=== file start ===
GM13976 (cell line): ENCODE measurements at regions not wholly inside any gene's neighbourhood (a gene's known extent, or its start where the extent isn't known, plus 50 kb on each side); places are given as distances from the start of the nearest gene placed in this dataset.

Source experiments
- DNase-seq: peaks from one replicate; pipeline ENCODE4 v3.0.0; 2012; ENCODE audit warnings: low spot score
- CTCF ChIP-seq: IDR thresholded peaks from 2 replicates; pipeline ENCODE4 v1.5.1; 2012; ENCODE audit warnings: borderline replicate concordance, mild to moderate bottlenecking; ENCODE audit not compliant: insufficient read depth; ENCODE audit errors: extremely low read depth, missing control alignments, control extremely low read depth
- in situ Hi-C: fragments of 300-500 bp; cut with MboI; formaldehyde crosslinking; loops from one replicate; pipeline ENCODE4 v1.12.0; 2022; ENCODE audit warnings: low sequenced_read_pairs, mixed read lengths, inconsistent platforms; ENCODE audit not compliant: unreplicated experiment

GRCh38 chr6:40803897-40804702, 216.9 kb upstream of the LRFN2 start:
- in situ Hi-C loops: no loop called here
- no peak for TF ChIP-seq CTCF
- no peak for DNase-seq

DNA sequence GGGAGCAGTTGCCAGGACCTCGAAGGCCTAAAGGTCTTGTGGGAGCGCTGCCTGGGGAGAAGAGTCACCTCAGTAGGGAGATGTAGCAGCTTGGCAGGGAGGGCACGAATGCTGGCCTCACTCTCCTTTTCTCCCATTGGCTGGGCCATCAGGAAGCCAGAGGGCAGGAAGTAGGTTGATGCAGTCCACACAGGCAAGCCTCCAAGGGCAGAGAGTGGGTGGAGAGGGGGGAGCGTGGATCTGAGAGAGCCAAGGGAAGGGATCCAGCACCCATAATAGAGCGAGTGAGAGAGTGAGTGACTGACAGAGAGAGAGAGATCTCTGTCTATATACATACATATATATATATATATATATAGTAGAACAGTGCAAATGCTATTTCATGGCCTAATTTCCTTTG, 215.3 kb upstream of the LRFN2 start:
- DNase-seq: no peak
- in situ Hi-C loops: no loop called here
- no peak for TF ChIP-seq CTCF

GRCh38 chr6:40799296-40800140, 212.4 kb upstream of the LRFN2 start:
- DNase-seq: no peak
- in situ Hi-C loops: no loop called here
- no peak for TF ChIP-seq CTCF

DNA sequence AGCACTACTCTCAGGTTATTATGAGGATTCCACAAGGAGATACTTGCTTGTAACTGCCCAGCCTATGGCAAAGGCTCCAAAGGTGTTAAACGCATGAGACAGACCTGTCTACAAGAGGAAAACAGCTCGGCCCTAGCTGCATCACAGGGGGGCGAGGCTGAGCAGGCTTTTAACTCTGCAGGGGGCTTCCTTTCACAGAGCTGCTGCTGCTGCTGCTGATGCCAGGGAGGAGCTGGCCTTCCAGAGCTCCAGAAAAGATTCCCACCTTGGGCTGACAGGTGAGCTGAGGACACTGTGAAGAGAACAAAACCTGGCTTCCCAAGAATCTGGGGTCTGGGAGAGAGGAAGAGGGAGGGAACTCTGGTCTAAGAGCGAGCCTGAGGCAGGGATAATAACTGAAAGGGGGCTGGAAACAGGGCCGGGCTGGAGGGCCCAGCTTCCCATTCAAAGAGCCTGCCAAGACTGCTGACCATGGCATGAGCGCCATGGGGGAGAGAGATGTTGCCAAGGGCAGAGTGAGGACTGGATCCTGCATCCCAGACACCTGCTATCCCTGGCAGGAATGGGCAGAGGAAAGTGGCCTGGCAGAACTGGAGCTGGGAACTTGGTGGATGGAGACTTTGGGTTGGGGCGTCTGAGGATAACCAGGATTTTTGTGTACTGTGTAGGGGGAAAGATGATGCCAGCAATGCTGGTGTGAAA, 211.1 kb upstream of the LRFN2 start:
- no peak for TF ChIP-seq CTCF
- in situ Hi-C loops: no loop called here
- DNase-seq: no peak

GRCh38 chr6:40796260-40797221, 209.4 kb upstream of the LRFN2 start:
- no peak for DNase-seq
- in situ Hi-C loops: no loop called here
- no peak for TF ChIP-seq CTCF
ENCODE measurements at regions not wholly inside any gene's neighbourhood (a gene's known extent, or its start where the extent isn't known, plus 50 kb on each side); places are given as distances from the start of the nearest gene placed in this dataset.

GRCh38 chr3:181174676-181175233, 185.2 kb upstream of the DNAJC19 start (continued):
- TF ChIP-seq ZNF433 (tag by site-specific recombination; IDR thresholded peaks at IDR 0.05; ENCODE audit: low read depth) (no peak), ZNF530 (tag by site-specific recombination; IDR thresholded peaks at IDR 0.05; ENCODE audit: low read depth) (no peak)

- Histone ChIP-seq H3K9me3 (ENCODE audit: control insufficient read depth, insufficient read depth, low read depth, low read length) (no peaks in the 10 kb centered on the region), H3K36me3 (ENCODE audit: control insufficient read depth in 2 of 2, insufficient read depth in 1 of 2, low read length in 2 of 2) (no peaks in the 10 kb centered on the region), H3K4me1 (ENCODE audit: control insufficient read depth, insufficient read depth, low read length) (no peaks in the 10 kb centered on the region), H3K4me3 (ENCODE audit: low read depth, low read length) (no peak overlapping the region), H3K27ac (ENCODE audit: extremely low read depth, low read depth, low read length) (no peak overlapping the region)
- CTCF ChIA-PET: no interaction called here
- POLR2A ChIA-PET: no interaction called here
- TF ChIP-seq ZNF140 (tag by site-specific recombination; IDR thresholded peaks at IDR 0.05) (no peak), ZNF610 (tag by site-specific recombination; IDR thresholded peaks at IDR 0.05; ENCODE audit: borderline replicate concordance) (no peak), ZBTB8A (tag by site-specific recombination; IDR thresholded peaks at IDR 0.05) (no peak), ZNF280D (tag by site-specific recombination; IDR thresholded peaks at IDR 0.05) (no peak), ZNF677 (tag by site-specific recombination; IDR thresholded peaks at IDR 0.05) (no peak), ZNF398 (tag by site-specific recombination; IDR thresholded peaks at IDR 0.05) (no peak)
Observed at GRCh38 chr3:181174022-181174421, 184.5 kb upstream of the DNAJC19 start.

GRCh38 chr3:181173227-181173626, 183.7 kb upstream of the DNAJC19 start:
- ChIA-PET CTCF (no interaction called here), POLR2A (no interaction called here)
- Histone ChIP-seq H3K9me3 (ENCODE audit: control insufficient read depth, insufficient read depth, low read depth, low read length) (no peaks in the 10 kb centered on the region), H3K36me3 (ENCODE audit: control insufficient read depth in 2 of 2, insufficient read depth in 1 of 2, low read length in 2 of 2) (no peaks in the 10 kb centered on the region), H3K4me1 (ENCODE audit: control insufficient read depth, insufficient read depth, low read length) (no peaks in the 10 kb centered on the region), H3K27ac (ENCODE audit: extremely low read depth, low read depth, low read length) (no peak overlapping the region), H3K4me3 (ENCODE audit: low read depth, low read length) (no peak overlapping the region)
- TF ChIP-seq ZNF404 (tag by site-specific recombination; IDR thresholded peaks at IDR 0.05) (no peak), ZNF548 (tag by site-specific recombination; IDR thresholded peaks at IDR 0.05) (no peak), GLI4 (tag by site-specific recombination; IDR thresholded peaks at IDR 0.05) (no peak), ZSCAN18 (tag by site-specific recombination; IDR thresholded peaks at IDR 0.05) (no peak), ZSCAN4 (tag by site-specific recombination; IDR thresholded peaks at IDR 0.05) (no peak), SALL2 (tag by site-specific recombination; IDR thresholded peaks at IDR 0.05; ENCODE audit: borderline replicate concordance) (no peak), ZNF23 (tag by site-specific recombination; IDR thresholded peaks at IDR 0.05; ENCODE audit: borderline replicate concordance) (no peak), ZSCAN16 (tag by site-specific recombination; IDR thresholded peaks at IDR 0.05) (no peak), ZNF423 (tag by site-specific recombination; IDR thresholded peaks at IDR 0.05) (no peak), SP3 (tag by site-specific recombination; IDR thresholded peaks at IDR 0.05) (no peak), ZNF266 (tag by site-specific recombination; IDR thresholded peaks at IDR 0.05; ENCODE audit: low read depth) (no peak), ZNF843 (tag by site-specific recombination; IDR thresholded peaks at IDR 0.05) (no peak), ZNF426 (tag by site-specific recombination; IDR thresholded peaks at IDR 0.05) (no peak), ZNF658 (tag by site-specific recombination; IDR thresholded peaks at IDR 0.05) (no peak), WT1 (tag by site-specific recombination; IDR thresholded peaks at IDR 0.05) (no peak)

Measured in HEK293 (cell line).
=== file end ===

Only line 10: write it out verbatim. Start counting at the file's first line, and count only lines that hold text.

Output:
DNA sequence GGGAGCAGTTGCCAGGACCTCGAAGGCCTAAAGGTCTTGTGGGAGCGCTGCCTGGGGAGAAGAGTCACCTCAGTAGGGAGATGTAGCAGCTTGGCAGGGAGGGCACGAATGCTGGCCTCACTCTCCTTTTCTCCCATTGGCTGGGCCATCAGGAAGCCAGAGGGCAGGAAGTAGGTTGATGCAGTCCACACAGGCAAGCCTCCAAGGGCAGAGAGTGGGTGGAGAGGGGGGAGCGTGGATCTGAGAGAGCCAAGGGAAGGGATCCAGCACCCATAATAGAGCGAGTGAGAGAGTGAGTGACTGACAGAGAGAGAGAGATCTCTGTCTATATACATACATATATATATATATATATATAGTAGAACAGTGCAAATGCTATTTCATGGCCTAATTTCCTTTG, 215.3 kb upstream of the LRFN2 start: